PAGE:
Nel posing outside Kunsthal KADE in front of another giant sculpture by Henk Visch. The Jill Sander glasses were given to me by a friendly optician in Germany and not used in previous photo shoots. The cylinders in the lenses are rather strong and Nel is holding her head, suggesting that this was perhaps a bit too much.
woensdag 11 april 2012
Nel and I are a seasoned model - photographer team and most of the ideas during this improvised photo shoot came from the model's side. In fact, we paid the visit to Kunsthal KADE to enjoy the art works but also to check if the location would be suitable for a photo shoot with a freelance model which was arranged for the next Wednesday. The KADE staff were most helpful, allowing us to use their location but I decided to take the pictures without the tripod.
Glasses meet art.... this picture of Nel and her devoted court photographer was taken by a former professor at my university who kindly sent me this picture after our chance meeting at Kunsthal KADE. Life is full of pleasant surprises.
Photo: Peter Jan Schellens
Nel posing in front of a giant armless sculpture by Henk Visch. The glasses are a recent arrival from Zenni, ordered with Nel in mind. She liked the glasses and I subsequently ordered them for her as sunglasses in her own prescription. Zenni does not manufacture varifocal lenses above -10.00 so I ordered two pairs, one for long distance and one for close work. So far Nel had only used sun clips on her glasses and she was delighted with her new sunglasses. Not to be outdone I ordered a pair of varifocal sunglasses for myself. Convenient when one is recovering from a bad concussion....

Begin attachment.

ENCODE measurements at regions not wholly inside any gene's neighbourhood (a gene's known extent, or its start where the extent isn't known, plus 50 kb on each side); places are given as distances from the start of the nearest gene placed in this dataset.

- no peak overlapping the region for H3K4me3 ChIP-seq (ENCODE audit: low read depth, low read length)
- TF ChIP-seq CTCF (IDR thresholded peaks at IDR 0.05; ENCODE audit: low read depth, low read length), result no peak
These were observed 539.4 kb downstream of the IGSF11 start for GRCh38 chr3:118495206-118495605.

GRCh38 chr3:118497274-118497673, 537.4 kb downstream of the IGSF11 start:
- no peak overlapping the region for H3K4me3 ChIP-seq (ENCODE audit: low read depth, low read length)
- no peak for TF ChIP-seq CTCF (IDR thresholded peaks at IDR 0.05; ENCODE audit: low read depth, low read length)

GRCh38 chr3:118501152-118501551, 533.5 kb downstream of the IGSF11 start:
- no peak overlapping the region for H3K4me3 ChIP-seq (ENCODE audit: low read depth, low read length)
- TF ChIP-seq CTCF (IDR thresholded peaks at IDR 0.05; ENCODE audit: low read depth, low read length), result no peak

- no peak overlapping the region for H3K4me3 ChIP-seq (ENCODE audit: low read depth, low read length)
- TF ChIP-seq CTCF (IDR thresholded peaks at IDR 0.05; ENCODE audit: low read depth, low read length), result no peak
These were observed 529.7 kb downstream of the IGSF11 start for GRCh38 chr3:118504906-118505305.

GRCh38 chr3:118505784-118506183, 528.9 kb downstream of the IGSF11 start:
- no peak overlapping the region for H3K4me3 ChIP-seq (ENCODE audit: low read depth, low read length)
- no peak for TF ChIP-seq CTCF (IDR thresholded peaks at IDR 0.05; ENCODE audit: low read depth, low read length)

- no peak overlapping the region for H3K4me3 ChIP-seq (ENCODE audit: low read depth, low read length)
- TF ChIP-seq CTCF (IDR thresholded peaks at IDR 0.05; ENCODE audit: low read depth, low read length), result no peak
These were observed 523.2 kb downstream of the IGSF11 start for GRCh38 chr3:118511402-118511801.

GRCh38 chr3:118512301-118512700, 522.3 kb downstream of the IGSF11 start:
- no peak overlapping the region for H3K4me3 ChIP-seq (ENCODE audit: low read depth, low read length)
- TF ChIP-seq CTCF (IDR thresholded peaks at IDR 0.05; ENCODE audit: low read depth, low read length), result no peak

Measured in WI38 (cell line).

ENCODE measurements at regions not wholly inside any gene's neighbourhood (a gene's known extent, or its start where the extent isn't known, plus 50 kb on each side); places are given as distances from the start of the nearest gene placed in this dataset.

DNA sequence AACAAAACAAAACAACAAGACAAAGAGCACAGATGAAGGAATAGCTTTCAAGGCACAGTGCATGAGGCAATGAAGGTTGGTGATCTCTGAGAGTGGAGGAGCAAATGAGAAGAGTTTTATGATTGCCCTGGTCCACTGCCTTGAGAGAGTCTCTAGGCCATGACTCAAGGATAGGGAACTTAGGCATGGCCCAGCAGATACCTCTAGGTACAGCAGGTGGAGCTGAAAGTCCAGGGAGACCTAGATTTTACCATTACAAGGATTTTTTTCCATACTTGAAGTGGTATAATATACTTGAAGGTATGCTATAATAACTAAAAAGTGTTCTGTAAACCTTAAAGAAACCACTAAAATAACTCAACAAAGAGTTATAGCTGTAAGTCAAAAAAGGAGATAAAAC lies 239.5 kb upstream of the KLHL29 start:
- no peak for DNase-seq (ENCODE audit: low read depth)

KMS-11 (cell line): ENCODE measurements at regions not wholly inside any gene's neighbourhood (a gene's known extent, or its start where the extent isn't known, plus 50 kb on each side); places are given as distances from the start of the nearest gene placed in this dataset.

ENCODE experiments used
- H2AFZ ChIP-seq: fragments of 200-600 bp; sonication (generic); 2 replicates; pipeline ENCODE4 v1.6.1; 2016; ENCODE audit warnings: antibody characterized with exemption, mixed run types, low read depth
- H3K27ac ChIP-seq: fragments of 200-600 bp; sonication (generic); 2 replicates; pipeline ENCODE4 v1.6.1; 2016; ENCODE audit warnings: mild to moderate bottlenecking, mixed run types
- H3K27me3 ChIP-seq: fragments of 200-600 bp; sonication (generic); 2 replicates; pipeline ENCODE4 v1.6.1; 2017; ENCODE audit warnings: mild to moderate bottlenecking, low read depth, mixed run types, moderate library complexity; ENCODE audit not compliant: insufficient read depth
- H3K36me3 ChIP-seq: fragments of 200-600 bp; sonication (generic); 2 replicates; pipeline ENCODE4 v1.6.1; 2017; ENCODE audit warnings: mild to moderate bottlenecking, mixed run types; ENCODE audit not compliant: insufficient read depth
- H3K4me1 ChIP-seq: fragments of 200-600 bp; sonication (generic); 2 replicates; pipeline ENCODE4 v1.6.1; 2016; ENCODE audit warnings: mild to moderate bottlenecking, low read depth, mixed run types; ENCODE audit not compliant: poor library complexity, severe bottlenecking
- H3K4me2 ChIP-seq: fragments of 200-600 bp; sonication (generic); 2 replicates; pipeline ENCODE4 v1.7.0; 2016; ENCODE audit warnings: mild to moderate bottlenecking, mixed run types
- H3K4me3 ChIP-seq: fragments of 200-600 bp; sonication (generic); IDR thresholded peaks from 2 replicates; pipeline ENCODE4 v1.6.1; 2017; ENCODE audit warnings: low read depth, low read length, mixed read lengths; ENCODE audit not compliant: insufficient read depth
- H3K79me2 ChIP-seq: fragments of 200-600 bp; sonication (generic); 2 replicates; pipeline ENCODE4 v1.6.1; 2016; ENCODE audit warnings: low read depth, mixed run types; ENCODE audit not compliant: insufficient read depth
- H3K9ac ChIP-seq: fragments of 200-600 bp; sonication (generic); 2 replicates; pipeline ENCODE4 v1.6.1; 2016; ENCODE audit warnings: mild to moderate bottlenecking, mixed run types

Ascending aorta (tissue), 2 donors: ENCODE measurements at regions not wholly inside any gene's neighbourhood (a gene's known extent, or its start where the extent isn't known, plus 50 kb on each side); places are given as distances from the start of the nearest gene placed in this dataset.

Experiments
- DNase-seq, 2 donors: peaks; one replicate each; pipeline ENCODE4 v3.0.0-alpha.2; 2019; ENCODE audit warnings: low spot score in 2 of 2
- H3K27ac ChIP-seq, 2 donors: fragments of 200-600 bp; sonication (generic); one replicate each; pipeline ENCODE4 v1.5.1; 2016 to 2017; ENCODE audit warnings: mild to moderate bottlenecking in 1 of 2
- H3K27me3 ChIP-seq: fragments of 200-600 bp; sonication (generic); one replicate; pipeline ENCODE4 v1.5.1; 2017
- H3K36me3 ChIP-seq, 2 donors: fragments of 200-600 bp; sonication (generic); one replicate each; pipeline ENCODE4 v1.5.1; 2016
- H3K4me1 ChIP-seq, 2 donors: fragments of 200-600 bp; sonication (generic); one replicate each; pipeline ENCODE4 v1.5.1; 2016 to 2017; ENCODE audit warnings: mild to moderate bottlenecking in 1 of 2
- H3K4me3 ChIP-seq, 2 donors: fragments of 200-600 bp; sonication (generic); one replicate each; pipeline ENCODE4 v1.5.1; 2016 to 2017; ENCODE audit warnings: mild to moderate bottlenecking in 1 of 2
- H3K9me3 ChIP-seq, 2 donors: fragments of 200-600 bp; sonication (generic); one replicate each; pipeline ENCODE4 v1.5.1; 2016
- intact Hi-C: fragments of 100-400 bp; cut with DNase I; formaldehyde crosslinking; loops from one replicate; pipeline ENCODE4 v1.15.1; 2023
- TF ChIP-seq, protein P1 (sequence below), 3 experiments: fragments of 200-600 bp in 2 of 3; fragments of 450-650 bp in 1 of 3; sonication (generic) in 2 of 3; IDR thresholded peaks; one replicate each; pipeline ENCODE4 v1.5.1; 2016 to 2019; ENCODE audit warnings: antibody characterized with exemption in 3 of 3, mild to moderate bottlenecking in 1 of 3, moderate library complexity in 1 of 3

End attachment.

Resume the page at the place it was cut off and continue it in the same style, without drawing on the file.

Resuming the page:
Aside from the photo shoot in Ireland, last summer in her new glasses, this was the first time Nel posed for me in 18 months. The advantage of this long interval was that a dozen glasses around her own prescription had been added to my collection. The remarkable thing about these simple yet refined Zenni glasses is that they don't really show the strength of the high index lenses (-11.00 / -12.00). Very discrete indeed.
Glasses: Zenni 3818 / 8818
[L: -11.00 / R: -12.00]
"How are you, pal?". Nel looking at the Henk Visch sculpture from a different angle and through glasses that gave her much better eyesight than the previous pair by Menrad. These subtle, refined Zenni glasses, fitted with 1.67 high index lenses, are a favorite among my models and one of them recently selected the glasses for use in everyday life.
Glasses: Menrad, 1980's
[L: -5.50; c-1.75 v / R: -11.75; c-0.75 o]
Nel posing with a fine sculpture by Henk Visch in art gallery KADE, Amersfoort. It's always handy to have a good indoor location available for a photo shoot in case of bad weather. The glasses were sent to me by Stephan from Bavaria, one of my favorite photographers. The six dioptres difference between both lenses must have been a handicap for the first owner of the glasses. The right lens is not far from Nel's own prescription but the left lens is far too weak and she was glad when she could switch to a different pair that provided a better balance.